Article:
As is the norm in Breath of the Wild, I was investigating Hyrule’s shores when I spied a curiosity in the distance—an island I forgot to visit. Making my way by raft, I set upon its beach as a storm drew in. I had arrived at Eventide, and was informed the awaiting trial had a nasty surprise in store. Hooray?
**Spoilers for The Legend of Zelda: Breath of the Wild to follow**
Eventide Island’s trial takes away your inventory items: your collected food, your cooked food, shields, armour, and weapons. It strips Link down to his undies and maroons him on the island under these conditions. The taunt is that you’ve probably been living it up through Hyrule with a reliance on security-cushioning amenities such as a weapons cache and stat-boosting items.
This was absolutely true of me.
Taking away players’ weapons is a dirty trick videogames love to play. It’s usually a harrowing experience, particularly after being empowered by them for hours on end. In that regard, Eventide Island should be scary—and it was certainly startling when I found myself stranded at first. But when I got there, I already had 75 hours of Hyrule-trekking under my belt. Four Divine Beasts were back on my side. And I had filled out the map, meaning I had faced many battles and survived through the multitude of the harsh conditions that accursed land and its regions call its diverse weather system.
It was nighttime when I landed, the storm was fierce and stalkoblins popped out of the ground. A nearby branch was all I had to defend myself and I relished every moment I landed a hit, knowing I’d soon have a creepy, ever-moving skeletal arm as a next, new weapon. I did my favorite move with confidence—I picked up its head, and with Link’s underplayed sense of wicked humour, had him kick it over the edge of a cliff into the briny drink.
At first, I didn’t even notice that Breath of the Wild had somewhat of a fail safe attached to this island castaway scenario. Link’s runes were fully functional, lessening the impact of this mini-game of survival. But it didn’t matter. Before I caught on to that fact, the voice (text) told me I needed to survive and I dove right in. I did it mostly without hesitation after the initial fleeting panic.
At that point, I had learned too much in Hyrule to let the island’s handicap get the better of me. At that point, I was already a master stealth procurer of Hyrule’s wildlife to cook up elixirs and food if needed. It helped that Eventide is a microcosm of Hyrule’s abundant landscape which provides everything you need if you’re smart about scavenging, stealth and utilizing higher ground (and running) to avoid dangerous situations.
I had all the skills I needed to survive, and a wealth of confidence. I wasn’t afraid of taking chances and I certainly wasn’t terrified of playing too cautiously because I had died so many times in the game prior to Eventide’s trial. But I also knew the strengths of my enemies and how to proceed if I found myself in a pickle. This approach was a far cry from the game’s opening when I knew nothing and truly came from nothing.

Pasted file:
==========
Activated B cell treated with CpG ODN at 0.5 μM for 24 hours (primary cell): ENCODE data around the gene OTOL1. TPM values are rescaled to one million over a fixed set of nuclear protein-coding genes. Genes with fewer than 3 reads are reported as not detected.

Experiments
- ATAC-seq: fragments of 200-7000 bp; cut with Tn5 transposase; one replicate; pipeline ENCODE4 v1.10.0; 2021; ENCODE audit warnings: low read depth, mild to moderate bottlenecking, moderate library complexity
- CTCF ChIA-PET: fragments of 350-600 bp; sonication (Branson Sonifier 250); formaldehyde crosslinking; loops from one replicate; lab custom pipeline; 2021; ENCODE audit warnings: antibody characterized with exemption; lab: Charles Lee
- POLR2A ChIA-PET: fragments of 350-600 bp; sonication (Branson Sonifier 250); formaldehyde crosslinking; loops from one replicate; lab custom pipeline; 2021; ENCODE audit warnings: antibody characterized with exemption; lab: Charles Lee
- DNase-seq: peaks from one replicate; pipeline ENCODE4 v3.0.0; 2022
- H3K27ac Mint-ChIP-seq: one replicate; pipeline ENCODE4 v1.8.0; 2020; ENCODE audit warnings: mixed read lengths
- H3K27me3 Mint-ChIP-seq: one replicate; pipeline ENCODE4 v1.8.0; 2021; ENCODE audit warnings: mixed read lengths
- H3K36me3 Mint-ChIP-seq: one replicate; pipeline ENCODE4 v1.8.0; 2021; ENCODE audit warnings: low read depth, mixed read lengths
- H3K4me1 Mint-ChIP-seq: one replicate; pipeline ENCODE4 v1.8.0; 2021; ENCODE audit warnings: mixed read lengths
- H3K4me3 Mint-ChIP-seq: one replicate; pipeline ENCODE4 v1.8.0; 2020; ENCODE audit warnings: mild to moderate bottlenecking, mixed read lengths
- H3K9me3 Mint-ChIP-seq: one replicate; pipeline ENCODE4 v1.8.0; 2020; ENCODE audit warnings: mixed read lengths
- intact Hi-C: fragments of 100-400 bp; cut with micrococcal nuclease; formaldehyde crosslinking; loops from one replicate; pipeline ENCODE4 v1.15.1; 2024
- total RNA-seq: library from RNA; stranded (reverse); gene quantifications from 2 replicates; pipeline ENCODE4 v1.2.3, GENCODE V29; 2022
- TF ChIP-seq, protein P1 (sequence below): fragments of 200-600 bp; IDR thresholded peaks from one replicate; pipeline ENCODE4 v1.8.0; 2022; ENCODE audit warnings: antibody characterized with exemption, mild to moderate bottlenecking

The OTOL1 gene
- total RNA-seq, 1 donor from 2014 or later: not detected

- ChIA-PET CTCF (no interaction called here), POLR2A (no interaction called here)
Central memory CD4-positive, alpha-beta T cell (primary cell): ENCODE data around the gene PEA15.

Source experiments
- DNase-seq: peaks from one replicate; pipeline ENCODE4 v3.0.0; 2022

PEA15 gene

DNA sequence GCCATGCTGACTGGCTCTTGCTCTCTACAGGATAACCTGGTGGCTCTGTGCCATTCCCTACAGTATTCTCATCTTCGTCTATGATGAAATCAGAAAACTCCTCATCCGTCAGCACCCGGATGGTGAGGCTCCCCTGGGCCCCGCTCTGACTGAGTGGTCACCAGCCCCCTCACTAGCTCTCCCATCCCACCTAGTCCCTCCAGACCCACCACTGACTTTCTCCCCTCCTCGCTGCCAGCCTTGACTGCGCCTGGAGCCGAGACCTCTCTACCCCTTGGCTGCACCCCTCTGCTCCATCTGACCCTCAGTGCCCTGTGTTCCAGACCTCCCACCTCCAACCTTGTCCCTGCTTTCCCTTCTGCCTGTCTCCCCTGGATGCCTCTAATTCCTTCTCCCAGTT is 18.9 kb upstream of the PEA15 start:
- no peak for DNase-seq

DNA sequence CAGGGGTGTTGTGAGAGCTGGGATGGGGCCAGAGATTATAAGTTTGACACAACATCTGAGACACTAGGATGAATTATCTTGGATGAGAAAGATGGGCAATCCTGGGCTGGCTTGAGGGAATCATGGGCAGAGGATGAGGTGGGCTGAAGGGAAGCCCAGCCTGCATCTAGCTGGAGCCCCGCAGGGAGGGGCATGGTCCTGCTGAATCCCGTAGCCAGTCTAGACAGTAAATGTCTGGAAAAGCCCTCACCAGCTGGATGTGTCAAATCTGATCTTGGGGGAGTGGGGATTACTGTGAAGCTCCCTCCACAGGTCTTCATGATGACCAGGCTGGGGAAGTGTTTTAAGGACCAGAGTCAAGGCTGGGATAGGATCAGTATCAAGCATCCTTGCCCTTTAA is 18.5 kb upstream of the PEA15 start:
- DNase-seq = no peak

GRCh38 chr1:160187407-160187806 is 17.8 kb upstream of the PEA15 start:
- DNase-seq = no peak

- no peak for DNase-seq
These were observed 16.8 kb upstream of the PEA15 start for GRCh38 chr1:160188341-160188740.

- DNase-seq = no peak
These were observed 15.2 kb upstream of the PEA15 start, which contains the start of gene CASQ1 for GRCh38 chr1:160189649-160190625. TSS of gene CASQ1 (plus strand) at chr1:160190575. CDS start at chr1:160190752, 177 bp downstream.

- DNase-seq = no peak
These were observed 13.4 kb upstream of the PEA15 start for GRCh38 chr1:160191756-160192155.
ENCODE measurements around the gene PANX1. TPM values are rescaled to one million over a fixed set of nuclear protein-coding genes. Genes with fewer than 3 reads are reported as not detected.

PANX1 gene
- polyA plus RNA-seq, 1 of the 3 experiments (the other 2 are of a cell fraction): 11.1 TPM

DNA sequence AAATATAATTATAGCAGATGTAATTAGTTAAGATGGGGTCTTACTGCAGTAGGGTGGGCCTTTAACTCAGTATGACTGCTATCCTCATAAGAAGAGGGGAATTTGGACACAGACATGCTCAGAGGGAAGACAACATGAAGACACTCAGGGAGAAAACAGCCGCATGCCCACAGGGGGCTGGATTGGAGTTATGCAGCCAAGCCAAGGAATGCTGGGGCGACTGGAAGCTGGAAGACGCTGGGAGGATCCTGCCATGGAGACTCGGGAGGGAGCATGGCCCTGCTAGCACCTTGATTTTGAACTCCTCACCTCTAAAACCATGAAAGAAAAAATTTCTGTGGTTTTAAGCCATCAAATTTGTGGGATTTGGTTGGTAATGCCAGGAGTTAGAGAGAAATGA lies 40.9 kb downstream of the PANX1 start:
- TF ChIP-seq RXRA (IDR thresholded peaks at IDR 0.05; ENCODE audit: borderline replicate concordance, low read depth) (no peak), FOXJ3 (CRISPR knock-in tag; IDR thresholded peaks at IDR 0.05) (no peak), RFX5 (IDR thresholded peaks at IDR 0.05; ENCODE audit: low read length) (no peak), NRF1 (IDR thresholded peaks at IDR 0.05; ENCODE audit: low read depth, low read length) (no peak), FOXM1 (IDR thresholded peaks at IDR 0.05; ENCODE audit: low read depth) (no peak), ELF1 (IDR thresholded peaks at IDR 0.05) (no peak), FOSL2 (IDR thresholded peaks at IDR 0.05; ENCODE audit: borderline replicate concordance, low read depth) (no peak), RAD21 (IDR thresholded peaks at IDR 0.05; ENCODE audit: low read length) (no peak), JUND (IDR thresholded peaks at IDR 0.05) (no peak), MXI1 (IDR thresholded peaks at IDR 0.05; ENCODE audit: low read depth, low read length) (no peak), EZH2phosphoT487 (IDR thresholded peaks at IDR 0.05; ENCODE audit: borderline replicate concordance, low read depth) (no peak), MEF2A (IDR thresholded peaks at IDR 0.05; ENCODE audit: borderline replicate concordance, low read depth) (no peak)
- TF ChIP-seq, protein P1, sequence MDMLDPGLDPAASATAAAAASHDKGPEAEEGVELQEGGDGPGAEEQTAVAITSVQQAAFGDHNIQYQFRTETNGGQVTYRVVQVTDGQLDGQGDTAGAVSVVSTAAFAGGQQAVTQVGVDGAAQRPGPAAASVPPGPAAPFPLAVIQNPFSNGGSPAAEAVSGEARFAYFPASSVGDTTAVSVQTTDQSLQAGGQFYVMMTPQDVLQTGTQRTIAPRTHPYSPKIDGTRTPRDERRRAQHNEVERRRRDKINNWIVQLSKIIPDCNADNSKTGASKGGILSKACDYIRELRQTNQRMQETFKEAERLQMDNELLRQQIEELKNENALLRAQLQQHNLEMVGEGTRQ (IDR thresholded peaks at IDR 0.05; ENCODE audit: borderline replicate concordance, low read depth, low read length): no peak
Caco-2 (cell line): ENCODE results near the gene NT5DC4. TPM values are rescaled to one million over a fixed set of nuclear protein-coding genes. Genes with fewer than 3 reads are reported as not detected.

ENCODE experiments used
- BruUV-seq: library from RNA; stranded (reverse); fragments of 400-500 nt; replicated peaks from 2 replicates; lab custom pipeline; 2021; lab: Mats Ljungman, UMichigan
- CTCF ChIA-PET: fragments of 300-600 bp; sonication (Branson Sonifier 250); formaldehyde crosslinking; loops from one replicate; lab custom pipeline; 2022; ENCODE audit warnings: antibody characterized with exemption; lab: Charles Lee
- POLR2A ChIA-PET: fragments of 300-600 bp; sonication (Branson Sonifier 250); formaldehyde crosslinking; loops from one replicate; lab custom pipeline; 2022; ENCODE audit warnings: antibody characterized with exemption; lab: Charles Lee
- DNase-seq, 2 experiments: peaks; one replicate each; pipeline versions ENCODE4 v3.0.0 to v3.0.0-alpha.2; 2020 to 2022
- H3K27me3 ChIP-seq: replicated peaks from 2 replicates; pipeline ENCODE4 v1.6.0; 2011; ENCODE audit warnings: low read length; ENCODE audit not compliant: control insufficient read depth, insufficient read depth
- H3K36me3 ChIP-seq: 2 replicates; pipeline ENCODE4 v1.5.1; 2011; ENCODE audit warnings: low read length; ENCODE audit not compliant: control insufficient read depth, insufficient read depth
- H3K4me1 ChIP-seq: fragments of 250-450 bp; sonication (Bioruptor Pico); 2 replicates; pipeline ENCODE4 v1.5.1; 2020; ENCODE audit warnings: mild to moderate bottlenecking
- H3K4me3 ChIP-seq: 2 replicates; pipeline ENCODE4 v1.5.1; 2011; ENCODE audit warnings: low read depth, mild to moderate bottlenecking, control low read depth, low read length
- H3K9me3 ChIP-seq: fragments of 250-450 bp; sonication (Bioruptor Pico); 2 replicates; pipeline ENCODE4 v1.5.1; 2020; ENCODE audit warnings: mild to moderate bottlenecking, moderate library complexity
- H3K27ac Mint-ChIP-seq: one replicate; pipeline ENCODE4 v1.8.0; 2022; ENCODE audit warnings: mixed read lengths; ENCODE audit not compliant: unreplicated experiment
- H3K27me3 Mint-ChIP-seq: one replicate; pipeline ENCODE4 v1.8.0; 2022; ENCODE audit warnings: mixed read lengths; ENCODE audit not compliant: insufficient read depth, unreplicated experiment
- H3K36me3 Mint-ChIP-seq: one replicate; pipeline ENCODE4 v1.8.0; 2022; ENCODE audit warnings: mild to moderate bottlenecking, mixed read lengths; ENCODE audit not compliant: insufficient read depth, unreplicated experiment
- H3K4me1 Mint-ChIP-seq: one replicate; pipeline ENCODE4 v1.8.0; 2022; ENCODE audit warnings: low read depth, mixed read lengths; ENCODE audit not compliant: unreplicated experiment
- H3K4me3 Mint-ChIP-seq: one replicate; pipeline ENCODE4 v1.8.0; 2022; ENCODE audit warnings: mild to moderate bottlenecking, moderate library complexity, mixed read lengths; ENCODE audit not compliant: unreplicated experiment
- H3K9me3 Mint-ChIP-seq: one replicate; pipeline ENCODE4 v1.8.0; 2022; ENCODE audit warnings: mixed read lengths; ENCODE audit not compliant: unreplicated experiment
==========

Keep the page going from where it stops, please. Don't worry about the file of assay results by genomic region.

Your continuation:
What I discovered, in place of fear, was that Eventide Island’s turn of events felt freeing. It’s no small feat in a game where small and big discoveries could take your breath away. And yet Eventide felt a brand new experience on a whole other level. The game over-prepared me when I stumbled on it. It put all of my skills to use for a short while. Even when standing on a hill overlooking a Hinox to destroy it via a cascade of bombs, it was part of a learned tactic. A cheap trick perhaps, but a necessity of survival to be sure.
No doubt, had I arrived on the island earlier in the journey, I probably would have had a much different outlook on the entire affair. It’s possible I would have been praising and cursing it for being yet another spooky instance in my gaming history. One where being mostly powerless instills an inexplicable and unwarranted fear in me. But here, so far along on Link’s latest adventure, I appreciated it for seeing how far I’d come and applying my resourcefulness to its mini-game trial with bad-ass results I could take pride in. The survival genre isn’t one I usually excel at. I outright avoid them. On Eventide, I was playing a different game in a genre I am mostly unfamiliar with.
My time spent on Eventide was a small feeling of a distinct kind of accomplishment. It was a welcome vacation after hours and hours of climbing mountains seeking out shrines, running around completing quests, and destroying moblins with an arsenal of powerful weapons. All of these things, particularly the shrines, have their “a-ha!” moments in puzzle solving but they eventually became part of an overall routine, and an albeit loose plan that’s mapped out for you, should you choose to pursue them.
Eventide Island showed that Breath of the Wild still had some new tricks and surprises to offer, even if it’s a mechanic that’s not uncommon in video games. I just experienced it at the right time in my journey, and in a whole other light than I am accustomed.
All images via screen capture.
You’re reading TAY, Kotaku’s community-run blog. TAY is written by and for Kotaku readers like you. We write about games, art, culture and everything in between. Want to write with us? Check out our tutorial here and join in. Follow us on Twitter@KoTAYku and Like Us on Facebook.